"We have the best team in the league, and we struggle in the playoffs," Cubs outfielder Alfonso Soriano said. "We did not play good, like a team. That's the reason we didn't win."
The Dodgers, meanwhile, entered having won only one postseason game since beating Oakland in the 1988 World Series. They tripled that output against the Cubs, who became the first team to finish with NL's best regular-season record and be swept in the first round of the playoffs since the Astros in 2001, according to the Elias Sports Bureau.
Ramirez, who hit .396 with 17 homers and 53 RBIs in 53 games after joining the Dodgers, went 1-for-2 and scored a run, giving him five hits in 10 at-bats with two homers, five runs scored and three RBIs in the series. Rich Harden (0-1) walked Ramirez intentionally twice.
"I did it before, I'll do it again," Ramirez said. "When you're relaxed and you're in a place you really like, this is what happens."
The Dodgers acquired an unhappy Ramirez from the Boston Red Sox at the trade deadline.
The Dodgers began their locker room champagne celebration within a couple minutes after the final out, and several returned to the field shortly thereafter to share their joy with the fans. Russell Martin and Matt Kemp went into the left-field pavilion, and Kemp poured champagne into Kuroda's mouth in front of the Los Angeles dugout as the fans cheered.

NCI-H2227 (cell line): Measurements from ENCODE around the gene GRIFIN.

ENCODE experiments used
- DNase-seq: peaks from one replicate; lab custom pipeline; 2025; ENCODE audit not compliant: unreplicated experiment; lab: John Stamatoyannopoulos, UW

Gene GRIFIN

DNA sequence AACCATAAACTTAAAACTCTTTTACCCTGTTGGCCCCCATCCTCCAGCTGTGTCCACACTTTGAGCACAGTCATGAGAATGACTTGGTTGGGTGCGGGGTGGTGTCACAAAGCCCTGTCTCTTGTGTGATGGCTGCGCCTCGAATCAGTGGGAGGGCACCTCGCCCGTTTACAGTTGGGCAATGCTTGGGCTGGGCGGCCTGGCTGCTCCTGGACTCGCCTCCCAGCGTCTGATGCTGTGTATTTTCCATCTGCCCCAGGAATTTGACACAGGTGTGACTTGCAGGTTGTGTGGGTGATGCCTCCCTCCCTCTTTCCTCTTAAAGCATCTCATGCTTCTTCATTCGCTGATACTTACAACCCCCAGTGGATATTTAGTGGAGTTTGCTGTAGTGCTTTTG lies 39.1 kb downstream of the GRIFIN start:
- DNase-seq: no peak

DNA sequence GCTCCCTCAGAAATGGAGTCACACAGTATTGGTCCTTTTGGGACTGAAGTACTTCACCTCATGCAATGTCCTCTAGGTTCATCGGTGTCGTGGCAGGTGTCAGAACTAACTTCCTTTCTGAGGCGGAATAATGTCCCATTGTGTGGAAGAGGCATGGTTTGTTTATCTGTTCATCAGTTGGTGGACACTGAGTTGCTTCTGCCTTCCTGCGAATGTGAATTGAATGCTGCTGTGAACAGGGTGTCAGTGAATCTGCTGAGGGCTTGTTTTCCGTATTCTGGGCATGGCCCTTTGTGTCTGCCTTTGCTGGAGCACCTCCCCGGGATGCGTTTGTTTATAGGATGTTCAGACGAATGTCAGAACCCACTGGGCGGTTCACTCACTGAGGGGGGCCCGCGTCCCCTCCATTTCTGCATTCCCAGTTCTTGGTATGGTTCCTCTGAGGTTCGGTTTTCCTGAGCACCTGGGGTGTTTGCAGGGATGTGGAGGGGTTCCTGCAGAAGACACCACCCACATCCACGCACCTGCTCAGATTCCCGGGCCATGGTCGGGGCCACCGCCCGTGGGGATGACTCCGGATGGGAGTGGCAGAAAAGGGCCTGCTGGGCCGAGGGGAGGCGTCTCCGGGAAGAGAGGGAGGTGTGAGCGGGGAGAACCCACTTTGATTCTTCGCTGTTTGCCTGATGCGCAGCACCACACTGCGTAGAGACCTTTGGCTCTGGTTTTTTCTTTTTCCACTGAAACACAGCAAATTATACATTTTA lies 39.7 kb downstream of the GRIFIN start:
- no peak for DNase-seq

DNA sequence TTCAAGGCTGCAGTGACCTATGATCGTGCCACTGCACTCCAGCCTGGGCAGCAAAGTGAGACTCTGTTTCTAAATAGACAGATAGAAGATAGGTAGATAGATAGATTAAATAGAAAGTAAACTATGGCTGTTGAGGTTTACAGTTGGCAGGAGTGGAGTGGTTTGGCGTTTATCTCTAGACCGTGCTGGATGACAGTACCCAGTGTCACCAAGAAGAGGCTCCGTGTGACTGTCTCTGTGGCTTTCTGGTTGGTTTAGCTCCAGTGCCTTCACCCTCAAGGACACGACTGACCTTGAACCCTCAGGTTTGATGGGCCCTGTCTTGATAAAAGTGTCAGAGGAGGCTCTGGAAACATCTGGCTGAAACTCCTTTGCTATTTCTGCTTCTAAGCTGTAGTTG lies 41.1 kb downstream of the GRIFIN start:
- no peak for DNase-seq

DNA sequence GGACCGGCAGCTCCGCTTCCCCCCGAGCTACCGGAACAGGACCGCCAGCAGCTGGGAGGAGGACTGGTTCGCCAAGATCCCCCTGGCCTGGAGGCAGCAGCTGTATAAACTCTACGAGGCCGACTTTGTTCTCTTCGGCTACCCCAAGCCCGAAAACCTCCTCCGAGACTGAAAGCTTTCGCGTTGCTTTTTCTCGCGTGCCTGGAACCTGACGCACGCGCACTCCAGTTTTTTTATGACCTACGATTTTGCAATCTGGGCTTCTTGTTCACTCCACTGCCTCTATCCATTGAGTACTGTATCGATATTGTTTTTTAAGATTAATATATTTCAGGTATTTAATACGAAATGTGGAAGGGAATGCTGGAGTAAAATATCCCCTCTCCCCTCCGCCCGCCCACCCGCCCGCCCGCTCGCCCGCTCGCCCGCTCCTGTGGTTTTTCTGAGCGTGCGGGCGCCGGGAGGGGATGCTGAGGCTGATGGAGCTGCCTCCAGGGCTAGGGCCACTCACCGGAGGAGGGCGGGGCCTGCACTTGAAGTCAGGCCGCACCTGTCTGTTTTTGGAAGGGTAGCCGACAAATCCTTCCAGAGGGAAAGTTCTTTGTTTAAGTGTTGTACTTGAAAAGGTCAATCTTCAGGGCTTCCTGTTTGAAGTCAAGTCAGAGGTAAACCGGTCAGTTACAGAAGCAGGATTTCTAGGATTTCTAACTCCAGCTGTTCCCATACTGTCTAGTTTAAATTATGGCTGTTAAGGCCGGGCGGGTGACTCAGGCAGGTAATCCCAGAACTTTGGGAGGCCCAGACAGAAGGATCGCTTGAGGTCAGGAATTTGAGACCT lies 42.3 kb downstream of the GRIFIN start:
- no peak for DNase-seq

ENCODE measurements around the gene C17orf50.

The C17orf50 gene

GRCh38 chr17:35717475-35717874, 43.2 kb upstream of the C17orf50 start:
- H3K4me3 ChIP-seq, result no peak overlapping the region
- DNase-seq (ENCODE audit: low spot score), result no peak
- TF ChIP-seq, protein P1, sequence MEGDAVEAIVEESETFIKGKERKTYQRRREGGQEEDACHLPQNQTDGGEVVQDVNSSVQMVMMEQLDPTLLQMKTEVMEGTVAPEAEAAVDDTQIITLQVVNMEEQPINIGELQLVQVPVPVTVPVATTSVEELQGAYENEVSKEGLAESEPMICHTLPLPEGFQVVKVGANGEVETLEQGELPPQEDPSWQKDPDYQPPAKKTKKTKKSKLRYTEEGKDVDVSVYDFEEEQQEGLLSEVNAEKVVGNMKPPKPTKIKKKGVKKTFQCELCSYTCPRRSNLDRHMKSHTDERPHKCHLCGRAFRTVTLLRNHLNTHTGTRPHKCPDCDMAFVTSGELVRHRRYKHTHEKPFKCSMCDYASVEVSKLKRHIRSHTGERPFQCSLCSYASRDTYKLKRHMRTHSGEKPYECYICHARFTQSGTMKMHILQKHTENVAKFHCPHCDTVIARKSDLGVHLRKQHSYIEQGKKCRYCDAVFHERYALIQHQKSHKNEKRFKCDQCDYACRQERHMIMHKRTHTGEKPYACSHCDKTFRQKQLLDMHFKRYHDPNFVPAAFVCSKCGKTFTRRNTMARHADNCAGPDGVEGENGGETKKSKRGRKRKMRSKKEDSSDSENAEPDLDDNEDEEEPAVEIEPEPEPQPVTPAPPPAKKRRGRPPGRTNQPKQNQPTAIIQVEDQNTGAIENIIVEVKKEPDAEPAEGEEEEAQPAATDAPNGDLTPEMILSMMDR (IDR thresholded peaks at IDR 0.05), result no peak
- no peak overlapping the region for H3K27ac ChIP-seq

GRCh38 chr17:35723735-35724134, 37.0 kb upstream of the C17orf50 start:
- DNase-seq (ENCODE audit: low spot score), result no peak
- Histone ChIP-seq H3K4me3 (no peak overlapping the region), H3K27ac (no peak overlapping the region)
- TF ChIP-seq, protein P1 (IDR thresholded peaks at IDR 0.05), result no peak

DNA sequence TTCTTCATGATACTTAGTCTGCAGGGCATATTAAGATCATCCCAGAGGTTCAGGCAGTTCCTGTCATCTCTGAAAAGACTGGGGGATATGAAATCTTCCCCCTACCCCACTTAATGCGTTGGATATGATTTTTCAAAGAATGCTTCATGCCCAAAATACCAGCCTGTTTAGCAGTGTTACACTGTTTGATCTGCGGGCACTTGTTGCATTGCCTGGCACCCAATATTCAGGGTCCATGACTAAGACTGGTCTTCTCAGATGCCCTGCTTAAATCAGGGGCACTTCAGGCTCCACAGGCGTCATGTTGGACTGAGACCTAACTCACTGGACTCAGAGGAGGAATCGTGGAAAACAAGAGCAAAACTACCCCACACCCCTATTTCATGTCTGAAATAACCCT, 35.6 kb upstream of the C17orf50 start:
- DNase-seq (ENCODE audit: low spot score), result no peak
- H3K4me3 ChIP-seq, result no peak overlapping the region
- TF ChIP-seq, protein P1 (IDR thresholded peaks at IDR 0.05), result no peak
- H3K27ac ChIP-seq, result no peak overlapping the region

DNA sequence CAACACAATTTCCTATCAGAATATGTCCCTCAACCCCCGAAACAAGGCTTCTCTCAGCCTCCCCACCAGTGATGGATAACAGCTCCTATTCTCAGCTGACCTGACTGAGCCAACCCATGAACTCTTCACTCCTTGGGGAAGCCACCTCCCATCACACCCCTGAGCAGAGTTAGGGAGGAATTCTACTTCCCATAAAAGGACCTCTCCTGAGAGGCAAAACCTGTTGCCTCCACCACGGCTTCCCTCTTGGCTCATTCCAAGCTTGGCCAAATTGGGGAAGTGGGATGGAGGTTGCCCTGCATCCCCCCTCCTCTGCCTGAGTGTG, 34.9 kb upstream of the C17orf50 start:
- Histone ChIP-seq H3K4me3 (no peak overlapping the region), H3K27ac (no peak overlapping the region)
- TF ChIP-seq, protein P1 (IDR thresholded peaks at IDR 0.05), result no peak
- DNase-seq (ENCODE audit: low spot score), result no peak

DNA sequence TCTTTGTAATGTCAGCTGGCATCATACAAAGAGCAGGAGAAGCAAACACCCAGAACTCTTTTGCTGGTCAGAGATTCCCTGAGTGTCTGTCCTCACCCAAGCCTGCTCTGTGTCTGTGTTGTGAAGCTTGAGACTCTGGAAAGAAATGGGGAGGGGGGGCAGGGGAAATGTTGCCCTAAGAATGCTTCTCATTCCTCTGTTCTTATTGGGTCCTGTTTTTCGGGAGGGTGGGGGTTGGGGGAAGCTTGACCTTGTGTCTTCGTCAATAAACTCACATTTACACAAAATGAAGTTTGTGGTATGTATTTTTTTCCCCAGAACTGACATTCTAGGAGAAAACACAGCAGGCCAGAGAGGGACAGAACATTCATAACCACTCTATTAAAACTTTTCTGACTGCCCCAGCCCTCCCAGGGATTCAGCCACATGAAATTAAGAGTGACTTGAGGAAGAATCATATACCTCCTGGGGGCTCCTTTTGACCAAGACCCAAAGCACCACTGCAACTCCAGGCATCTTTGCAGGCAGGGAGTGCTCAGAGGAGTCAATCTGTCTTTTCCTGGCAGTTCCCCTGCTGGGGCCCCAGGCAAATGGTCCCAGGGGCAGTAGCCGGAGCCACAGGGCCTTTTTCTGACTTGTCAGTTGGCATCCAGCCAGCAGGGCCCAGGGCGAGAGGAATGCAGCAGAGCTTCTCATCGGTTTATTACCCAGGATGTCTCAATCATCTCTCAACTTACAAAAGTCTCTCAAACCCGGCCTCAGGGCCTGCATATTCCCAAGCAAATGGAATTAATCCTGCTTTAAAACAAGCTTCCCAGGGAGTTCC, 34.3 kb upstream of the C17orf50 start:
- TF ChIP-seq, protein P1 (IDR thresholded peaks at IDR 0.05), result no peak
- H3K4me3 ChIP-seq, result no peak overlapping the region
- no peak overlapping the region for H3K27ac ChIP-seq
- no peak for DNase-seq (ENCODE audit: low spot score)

Torre spoke to the fans some 20 minutes after the game ended.
"Dodger fans, you are very special," he said. "The way you supported us all year when we struggled, when we couldn't get out of our own way ... I can't tell you how much we appreciate it. Just don't go away, we'll be back next week, because we still have eight more games to win."
With that, the fans roared their approval.
Kuroda, a 33-year-old rookie who signed a $35.3 million, three-year contract with the Dodgers last winter, scattered six hits before being relieved by Cory Wade with two on and one out in the seventh. Kuroda never appeared in a playoff game during 11 seasons with the Hiroshima Toyo Carp of the Japanese Central League.
This wasn't Kuroda's first outstanding performance against the Cubs -- he shut them out on four hits while striking out 11 on June 6 at Dodger Stadium.